Sunday, January 18, 2009

Cookin' the books

Everyone has their favorite cookbook for specific occasions.

My go-to method book has always been Fannie Farmer, even though I possess a Joy of Cooking – Fannie synthesizes things in a way that speaks to me.

My favorite Italian cookbook is Romeo Salta very unpretentious and most of the recipes remind me of the way the old Italian ladies used to cook when I was very little. Inspiration-wise – Nigella Lawson, hands down.

For cake baking, though, I seem to gravitate toward this.

This was the second cookbook and last item my mother bought for my Hope Chest.

Those of you too young to know about Hope Chests, back in the day mothers began compiling housewares for their daughters from the time they were born to be used when they married. I have stress the word “married” because the Hope Chest was not to be used when the daughter moved out of the house upon adulthood. That’s because “nice” Italian girls didn’t move out of the house unless it was to get married.

I was comparatively old when my mother started my Hope Chest – she didn’t have the money when I was little. And her period of collection was rather brief because she again didn’t have the money once she got sick and everything went toward medical care. So we’re talking a window of, say, three years.

The first item of my Hope Chest was also half my gift for graduating junior high -- a Good Housekeeping Cookbook (Roget’s Thesaurus was the other half, thanks to Papa, and the gift I had asked for). Then I got this Pillsbury Bake-Off cookbook along with a casserole dish.

And that, Ladies and Gentlemen, comprises the entire contents of my Hope Chest, which wasn’t really a chest so much as a cardboard liquor box.

I am well-versed in baking layer cakes and they do have their place for birthdays and so forth. But I find an interesting 13x9-inch cake with interesting texture, flavor and toppings is always more versatile than a meticulously decorated, filled and frosted layer cake.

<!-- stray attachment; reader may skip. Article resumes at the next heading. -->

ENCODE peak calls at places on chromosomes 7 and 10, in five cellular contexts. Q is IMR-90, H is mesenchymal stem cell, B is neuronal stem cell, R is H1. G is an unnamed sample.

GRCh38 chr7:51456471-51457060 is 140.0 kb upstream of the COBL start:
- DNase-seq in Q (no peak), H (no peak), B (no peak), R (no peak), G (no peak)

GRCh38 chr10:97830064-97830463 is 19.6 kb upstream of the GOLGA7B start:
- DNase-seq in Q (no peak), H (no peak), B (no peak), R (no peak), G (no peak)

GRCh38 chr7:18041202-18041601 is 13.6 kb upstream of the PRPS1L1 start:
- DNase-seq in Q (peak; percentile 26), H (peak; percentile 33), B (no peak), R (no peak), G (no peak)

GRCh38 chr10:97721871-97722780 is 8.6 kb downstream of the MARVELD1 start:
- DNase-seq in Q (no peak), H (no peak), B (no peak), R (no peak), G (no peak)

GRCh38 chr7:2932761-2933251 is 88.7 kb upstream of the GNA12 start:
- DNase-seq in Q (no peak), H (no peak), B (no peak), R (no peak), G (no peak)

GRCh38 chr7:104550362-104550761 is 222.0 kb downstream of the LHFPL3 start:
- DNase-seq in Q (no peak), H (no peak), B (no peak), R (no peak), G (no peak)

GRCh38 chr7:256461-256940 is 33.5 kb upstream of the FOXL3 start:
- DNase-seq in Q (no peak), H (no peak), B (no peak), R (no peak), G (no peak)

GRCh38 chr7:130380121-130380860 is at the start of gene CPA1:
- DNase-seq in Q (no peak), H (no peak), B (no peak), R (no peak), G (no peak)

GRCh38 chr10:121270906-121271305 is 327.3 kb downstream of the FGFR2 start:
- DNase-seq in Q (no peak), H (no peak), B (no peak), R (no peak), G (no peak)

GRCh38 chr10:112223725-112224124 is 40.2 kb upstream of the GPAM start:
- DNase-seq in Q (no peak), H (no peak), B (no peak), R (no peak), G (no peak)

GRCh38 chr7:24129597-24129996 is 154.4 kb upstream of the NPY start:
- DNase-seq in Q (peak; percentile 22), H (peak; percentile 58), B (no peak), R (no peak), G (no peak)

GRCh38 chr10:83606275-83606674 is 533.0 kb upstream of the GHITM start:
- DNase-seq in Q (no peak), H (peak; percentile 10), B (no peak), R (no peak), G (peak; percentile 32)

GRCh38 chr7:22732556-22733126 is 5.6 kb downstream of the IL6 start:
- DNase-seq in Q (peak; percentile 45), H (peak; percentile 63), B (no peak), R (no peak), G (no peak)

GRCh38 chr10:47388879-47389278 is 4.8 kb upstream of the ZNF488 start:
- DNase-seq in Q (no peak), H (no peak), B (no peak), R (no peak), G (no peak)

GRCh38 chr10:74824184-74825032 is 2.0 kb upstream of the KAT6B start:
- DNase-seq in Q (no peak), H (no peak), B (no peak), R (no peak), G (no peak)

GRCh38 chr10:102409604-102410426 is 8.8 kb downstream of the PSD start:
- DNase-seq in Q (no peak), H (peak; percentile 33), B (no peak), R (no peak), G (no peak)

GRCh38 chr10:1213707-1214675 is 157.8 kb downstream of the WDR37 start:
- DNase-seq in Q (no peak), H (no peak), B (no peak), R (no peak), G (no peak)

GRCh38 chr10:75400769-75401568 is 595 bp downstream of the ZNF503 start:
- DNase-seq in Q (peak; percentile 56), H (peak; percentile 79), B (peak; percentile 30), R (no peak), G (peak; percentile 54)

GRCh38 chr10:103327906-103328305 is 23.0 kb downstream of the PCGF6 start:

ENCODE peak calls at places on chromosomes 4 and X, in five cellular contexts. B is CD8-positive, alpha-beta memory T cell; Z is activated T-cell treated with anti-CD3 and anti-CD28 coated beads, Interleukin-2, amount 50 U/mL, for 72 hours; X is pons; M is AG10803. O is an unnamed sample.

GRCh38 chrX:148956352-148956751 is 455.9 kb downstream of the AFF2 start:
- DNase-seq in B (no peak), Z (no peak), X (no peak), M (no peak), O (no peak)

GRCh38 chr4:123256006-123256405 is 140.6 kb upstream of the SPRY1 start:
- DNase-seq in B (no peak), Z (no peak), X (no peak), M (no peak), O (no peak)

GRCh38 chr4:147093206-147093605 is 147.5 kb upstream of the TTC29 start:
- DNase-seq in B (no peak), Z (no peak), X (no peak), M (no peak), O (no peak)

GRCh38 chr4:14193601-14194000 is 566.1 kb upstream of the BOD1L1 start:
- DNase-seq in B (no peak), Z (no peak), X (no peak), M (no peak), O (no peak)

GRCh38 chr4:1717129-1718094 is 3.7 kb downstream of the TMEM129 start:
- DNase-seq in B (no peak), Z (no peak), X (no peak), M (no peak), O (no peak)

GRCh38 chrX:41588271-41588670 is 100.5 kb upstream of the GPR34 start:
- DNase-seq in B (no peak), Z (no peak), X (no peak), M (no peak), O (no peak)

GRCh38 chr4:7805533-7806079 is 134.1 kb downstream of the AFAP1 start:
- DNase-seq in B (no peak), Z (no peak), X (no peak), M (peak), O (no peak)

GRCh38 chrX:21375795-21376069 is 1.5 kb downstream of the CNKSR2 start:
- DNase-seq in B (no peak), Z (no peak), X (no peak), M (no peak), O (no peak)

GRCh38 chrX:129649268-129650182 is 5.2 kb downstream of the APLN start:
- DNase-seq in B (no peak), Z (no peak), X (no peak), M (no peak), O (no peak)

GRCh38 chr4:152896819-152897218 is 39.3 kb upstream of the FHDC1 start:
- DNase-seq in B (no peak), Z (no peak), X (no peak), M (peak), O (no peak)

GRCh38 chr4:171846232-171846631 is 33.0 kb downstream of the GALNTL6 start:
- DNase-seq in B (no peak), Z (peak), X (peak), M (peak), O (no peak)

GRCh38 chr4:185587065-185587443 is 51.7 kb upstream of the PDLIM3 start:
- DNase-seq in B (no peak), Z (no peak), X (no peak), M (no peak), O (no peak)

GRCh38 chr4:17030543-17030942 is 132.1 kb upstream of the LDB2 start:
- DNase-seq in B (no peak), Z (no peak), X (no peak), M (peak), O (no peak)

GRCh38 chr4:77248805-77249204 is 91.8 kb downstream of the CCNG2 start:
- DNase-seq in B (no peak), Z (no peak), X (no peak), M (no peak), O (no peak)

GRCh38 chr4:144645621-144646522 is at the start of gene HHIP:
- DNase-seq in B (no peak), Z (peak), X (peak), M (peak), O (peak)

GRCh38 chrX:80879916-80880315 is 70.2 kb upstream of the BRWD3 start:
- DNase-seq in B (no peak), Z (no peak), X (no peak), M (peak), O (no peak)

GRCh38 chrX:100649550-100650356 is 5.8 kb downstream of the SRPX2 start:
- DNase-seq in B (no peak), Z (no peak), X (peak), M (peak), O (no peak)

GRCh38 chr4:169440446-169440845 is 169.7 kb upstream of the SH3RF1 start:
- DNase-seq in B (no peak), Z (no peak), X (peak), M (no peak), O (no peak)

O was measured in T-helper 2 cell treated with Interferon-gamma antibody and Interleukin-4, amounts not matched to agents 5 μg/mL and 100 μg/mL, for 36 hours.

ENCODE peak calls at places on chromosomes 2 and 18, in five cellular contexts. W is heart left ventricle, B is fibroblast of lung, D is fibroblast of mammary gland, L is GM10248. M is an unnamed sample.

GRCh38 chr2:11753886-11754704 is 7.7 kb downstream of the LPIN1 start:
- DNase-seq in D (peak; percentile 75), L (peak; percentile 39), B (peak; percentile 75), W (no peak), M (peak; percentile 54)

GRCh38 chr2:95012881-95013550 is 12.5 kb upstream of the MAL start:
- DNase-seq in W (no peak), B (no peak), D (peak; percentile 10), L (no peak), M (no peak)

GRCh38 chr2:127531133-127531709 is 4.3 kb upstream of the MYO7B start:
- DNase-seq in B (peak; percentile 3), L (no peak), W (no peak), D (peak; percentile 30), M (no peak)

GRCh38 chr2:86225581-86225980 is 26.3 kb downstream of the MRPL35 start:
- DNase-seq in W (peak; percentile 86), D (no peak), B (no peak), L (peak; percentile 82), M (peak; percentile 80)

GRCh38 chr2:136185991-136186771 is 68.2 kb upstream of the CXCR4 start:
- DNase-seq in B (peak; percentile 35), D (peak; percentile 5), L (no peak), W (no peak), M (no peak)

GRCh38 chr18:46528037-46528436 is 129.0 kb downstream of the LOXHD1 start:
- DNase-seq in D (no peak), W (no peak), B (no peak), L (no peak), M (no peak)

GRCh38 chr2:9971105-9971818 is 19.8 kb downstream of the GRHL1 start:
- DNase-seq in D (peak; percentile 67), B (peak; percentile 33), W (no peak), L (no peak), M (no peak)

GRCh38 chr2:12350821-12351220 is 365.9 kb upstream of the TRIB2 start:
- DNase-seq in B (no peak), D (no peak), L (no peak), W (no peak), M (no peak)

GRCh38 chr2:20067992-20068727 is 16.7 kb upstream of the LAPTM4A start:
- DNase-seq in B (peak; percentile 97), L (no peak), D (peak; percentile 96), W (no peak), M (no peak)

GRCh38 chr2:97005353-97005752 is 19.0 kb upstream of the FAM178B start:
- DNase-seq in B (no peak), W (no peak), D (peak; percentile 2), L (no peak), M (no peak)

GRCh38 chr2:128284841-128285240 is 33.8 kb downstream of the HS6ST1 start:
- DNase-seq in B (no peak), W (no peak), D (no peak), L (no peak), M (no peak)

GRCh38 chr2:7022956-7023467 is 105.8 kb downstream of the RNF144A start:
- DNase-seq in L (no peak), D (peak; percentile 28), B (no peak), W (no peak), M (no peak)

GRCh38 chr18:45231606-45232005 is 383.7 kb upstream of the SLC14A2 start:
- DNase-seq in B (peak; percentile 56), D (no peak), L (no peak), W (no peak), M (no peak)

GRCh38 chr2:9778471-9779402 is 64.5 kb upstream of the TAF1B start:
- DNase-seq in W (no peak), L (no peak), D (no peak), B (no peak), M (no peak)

So I am constantly turning to this book, where I can always find cakes to make from scratch that feature ingredients I always have around the house.

The sad thing is that they come out with this book for every Pillsbury Bake-off held, yet none of the other books has ever been quite so convenient as this one. It has a nice balance of no-fuss and incredible cakes – often it’s as easy or even easier to make one of the cakes in the book than it is to make a simple cake mix.

I might add, cake mixes have their place, especially in this family. I must, at all costs, have something dessert-like around or, budget or no, disgusting grocery store pies and Little Debbie crap will find its way into the house. At least if I bake, I can control to some extent portion size and content. So when I find a really good sale on mixes, I stock up and use it when I don’t have the brain power to devote to measuring out baking powder. (Here's a tip: When making chocolate mixes, toss in about a teaspoon of instant coffee. You can't taste it, but it makes the chocolate taste richer and almost -- almost -- homemade. I keep a tiny jar of Taster's Choice around for just this purpose. It works most excellently on those dirt-cheap brownie mixes you can get.)

But I normally bake from scratch, since I don’t like the artificial taste of mixes – I think it’s the vanilla they use. The rest of the people around here are not quite as picky, though I think they appreciate the fresh stuff the most.

(Incidently, do not bake a cake mix and then ask me to comment on how much it tastes like a scratch cake. I will be too polite to tell you the truth.)

I really like this for weekends, because it's as good for breakfast as it is for dessert or, better, a nighttime snack shared with a loved one straight from the pan while watching Inherit the Wind. Or something. Anyway, Martins had a sale on cream cheese, so I made this crumb cake that has the unfortunate name of “Crumbscious Cake.”

Though – ya know – let’s bring back the word “scrumptious.” Then maybe people will stop using all the forms of “yum” – which annoys me no end.

*I apologize for the lighting in the cake photos. By the time we cut the cake, it was dark out. I wanted to get the picture, though, and it doesn't look like there will be any left in the morning when the lighting is better.

1 comment:

Gwynne said...

I miss my Fannie Farmer cookbook (lost in my a husband who said I cooked "without soul" can one forgive such a thing?), but I still go to the Joy of Cooking for basics (like when I need to know what to do with a whole goat). I wish I had the patience to make all my cakes from scratch but I agree with you on the use of a 9 x 13 pan instead of layers (unless I'm making banana cake in which case the extra layers make for a good excuse to make extra frosting). :-)